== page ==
All efforts at improving development indicators need not be scalable to make a difference. Anantha Nageswaran on how small is beautiful :
Anil Gupta of India’s National Innovation Foundation reinforced the case for small efforts in his characteristic forthright manner in a recent Wall Street Journal interview (http://online.wsj.com/ article/SB125376926792036847.html). He said that scale should not be made the enemy of sustainability.
What he said further is important: “In other words, if some solutions don’t diffuse, do they become less legitimate? Are problems of small communities less important than problems which affect a large number of people? Sustainability doesn’t mean that the same solution applies everywhere, because nature is essentially diverse. But we are trying to remove diversity by scaling up solutions… By treating it as such, it creates more problems because what was not uniform is being treated as uniform, which means the dissimilarities and variabilities became more manifest.”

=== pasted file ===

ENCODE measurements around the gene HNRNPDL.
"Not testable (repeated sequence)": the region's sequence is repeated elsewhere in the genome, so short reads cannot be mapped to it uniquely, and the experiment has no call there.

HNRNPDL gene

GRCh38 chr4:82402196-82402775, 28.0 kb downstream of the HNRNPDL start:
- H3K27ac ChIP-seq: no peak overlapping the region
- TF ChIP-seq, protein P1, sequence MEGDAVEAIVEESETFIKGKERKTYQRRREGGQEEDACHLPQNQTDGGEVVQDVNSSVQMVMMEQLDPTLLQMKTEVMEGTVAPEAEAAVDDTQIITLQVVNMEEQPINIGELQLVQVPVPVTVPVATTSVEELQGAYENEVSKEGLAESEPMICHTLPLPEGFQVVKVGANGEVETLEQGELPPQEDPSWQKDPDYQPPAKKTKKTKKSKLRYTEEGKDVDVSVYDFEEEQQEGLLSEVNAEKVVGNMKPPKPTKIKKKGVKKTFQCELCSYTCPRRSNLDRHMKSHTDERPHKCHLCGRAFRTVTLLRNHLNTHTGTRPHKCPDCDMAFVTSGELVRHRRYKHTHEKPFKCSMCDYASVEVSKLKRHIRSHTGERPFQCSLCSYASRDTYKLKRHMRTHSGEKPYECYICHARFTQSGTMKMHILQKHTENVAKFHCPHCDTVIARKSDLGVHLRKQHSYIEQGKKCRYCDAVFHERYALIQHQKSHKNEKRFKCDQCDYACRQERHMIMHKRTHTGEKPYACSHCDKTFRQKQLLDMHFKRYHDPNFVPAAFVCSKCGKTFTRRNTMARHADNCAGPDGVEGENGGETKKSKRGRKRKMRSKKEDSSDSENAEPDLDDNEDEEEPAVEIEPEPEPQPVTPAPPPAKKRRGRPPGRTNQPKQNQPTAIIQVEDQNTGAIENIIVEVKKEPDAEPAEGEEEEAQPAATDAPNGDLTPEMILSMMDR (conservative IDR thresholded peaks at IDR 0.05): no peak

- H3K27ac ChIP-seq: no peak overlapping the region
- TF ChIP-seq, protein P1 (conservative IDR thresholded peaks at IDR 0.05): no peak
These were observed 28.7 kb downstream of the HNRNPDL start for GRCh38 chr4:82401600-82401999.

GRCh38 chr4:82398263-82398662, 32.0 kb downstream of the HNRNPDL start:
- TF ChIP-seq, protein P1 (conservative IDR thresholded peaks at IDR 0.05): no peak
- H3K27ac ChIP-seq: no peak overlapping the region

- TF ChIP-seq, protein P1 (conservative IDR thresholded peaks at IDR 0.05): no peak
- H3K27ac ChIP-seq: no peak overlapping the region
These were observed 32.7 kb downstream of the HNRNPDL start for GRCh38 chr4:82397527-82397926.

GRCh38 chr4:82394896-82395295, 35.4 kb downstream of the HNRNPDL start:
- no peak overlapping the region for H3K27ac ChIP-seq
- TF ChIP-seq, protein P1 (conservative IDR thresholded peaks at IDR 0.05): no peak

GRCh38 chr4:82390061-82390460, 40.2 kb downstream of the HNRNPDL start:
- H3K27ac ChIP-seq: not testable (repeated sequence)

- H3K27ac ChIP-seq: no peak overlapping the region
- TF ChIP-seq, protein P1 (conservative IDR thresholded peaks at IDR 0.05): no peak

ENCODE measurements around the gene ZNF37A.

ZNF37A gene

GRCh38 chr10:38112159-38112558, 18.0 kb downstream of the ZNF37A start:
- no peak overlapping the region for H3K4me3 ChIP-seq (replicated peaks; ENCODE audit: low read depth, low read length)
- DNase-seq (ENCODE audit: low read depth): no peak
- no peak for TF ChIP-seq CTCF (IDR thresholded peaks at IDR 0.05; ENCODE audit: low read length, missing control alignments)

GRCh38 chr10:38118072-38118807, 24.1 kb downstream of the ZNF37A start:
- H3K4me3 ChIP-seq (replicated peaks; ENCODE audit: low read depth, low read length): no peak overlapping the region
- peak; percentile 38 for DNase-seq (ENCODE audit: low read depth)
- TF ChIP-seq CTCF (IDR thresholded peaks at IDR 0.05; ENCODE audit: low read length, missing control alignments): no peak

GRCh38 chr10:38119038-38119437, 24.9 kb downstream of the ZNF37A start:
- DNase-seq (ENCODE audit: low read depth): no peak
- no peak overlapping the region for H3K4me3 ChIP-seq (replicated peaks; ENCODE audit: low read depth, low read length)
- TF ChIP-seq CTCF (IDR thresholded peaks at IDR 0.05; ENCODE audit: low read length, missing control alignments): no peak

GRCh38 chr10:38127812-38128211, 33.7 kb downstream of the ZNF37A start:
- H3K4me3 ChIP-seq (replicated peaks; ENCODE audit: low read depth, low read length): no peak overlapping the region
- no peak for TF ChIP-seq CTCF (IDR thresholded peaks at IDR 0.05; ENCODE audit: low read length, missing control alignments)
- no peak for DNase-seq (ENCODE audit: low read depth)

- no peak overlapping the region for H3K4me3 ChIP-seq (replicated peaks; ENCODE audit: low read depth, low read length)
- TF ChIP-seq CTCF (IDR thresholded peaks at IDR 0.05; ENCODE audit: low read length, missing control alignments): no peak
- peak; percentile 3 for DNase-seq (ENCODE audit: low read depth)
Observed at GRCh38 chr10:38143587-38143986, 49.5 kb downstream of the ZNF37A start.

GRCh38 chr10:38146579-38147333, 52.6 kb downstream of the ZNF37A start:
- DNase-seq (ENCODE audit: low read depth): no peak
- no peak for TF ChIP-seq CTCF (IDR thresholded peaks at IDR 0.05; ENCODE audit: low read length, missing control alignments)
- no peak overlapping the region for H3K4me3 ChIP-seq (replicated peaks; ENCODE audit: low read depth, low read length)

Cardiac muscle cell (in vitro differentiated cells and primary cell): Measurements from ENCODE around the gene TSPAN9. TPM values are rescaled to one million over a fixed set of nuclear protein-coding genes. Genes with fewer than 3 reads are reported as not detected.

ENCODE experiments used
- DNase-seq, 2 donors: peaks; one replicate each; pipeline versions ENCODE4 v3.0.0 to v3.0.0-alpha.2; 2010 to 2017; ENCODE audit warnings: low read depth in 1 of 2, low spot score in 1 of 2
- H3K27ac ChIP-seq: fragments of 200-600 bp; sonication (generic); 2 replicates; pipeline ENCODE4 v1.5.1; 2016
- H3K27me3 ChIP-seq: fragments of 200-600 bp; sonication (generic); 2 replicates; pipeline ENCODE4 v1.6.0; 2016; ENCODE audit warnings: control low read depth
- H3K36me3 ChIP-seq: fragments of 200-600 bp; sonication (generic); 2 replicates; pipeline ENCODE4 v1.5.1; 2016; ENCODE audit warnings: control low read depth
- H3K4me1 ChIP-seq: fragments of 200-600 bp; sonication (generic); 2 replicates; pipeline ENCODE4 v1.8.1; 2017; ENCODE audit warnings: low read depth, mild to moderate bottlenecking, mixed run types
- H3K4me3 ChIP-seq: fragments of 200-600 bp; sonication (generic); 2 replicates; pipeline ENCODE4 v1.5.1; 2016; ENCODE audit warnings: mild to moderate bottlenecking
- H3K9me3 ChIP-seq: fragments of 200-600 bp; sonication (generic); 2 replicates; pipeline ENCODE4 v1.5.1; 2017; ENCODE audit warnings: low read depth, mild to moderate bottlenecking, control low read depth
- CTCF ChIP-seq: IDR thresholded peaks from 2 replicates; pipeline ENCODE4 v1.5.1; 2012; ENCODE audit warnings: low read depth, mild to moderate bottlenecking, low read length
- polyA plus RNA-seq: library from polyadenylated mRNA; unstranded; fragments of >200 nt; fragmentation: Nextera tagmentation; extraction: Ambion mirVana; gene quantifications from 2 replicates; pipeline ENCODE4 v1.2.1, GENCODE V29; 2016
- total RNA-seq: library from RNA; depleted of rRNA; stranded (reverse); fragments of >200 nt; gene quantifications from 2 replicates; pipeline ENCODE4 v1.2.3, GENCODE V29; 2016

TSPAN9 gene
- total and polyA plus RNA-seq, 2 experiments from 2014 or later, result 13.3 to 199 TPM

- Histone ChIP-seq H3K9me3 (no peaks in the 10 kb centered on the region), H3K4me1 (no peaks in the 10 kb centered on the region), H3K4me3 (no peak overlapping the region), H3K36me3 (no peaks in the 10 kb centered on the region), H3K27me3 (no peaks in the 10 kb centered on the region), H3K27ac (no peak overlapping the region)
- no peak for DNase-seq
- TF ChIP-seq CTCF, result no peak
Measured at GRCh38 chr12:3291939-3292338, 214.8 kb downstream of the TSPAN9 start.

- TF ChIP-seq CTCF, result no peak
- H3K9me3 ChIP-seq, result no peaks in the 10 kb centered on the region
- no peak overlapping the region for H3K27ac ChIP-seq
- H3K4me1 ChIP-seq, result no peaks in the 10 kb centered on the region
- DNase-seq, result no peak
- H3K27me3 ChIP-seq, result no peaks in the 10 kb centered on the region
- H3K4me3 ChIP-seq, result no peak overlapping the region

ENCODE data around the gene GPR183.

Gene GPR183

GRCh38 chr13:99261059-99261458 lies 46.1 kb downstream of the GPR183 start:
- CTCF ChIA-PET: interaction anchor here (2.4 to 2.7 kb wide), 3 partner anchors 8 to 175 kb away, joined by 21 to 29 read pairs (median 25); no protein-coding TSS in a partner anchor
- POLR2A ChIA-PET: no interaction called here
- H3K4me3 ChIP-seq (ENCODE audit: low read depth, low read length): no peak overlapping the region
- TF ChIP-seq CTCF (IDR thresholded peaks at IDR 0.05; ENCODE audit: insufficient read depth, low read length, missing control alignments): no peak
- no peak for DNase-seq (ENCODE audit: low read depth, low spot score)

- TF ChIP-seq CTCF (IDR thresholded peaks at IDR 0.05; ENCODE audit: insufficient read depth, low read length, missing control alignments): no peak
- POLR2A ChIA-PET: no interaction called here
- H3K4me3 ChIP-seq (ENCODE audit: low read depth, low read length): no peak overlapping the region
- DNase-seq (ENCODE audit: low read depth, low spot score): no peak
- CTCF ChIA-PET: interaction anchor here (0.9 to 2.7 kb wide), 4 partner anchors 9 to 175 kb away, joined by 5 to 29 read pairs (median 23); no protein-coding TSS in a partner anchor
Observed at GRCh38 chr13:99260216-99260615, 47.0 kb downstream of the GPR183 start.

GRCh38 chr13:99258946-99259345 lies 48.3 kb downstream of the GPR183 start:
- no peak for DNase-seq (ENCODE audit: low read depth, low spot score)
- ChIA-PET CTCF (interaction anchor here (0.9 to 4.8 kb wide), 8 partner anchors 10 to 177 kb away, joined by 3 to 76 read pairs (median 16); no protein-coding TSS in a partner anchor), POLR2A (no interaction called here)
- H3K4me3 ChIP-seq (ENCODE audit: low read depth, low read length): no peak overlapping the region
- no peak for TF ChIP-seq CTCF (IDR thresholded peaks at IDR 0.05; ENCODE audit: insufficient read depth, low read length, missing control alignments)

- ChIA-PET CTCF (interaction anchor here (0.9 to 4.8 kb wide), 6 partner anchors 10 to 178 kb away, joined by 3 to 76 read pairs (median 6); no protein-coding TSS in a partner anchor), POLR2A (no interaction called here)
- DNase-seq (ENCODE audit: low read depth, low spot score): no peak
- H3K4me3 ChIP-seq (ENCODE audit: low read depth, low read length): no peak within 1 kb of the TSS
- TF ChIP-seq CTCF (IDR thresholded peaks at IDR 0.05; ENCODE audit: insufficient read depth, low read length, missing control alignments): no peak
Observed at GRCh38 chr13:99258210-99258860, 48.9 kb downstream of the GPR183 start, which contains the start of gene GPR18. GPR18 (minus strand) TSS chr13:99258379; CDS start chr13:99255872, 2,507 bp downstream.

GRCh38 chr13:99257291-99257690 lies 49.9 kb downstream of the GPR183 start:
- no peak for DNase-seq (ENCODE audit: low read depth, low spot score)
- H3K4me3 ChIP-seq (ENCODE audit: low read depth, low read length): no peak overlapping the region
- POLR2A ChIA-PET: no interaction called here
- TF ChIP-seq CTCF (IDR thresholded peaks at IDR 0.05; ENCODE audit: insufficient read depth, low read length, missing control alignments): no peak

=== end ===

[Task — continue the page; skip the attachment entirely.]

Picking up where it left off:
This is important for public policymakers and thinkers. India’s size and the scale of poverty that remains to be tackled, combined with a Western fascination with scale efficiencies, make many of us suggest blanket nationwide efforts and interventions. They might make for neat Power Point presentations, but they mostly do not work. That is what many consumer marketing companies discover when their national marketing campaigns boomerang in some locations.
Many non-governmental organizations (NGOs) that work on a pan-India basis confirm that small and context-relevant interventions work. Such interventions help to build evidence on what works and what does not. The recognition of this reality gave birth to Poverty Action Lab (www.povertyactionlab.org), housed at the department of economics at the Massachusetts Institute of Technology.